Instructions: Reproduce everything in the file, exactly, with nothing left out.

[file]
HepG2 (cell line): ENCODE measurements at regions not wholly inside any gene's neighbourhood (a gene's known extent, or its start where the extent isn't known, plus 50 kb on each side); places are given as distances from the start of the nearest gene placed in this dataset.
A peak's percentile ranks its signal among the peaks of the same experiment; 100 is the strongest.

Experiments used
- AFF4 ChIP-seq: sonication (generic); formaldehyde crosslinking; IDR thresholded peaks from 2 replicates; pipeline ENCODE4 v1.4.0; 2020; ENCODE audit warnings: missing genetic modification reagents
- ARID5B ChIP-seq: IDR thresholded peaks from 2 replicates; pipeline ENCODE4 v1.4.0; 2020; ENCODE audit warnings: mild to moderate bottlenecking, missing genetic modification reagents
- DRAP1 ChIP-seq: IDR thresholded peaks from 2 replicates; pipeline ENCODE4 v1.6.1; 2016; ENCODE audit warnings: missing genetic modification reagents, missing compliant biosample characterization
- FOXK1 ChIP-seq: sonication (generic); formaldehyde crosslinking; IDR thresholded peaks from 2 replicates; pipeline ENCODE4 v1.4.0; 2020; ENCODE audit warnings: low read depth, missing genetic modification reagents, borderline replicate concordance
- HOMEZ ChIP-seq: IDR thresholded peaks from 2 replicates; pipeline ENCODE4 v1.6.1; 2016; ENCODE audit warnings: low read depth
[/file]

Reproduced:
HepG2 (cell line): ENCODE measurements at regions not wholly inside any gene's neighbourhood (a gene's known extent, or its start where the extent isn't known, plus 50 kb on each side); places are given as distances from the start of the nearest gene placed in this dataset.
A peak's percentile ranks its signal among the peaks of the same experiment; 100 is the strongest.

Experiments used
- AFF4 ChIP-seq: sonication (generic); formaldehyde crosslinking; IDR thresholded peaks from 2 replicates; pipeline ENCODE4 v1.4.0; 2020; ENCODE audit warnings: missing genetic modification reagents
- ARID5B ChIP-seq: IDR thresholded peaks from 2 replicates; pipeline ENCODE4 v1.4.0; 2020; ENCODE audit warnings: mild to moderate bottlenecking, missing genetic modification reagents
- DRAP1 ChIP-seq: IDR thresholded peaks from 2 replicates; pipeline ENCODE4 v1.6.1; 2016; ENCODE audit warnings: missing genetic modification reagents, missing compliant biosample characterization
- FOXK1 ChIP-seq: sonication (generic); formaldehyde crosslinking; IDR thresholded peaks from 2 replicates; pipeline ENCODE4 v1.4.0; 2020; ENCODE audit warnings: low read depth, missing genetic modification reagents, borderline replicate concordance
- HOMEZ ChIP-seq: IDR thresholded peaks from 2 replicates; pipeline ENCODE4 v1.6.1; 2016; ENCODE audit warnings: low read depth